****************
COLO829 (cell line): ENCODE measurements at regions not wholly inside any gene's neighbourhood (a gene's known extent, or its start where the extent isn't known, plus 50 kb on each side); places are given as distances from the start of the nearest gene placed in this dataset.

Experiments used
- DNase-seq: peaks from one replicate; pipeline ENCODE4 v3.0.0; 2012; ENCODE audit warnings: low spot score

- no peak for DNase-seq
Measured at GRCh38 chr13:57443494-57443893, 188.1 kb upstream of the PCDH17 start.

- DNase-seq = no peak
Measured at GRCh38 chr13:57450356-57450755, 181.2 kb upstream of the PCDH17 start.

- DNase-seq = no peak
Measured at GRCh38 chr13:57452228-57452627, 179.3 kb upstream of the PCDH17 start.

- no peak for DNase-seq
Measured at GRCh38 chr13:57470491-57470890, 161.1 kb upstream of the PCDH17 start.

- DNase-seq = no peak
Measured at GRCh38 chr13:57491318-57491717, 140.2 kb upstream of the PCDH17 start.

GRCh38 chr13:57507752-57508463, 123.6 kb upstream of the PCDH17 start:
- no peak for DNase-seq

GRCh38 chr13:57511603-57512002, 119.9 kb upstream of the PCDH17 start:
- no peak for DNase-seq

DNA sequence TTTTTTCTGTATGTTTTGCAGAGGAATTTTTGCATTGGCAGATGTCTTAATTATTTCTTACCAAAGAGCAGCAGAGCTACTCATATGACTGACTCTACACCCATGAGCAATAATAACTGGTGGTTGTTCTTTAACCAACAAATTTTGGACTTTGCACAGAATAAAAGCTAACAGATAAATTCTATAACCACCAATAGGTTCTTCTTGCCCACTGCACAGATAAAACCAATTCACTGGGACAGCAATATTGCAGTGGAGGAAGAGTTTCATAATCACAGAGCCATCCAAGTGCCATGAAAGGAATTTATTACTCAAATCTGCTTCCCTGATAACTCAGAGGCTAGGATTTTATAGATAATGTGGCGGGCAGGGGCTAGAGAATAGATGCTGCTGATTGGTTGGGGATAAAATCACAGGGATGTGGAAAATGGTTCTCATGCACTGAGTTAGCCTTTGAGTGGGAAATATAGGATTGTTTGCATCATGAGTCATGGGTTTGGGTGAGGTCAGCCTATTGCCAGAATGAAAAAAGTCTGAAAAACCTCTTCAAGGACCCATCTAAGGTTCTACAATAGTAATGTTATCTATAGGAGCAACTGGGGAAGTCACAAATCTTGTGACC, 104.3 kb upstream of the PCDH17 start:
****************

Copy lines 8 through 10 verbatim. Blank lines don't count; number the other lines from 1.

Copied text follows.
- DNase-seq = no peak
Measured at GRCh38 chr13:57452228-57452627, 179.3 kb upstream of the PCDH17 start.

- no peak for DNase-seq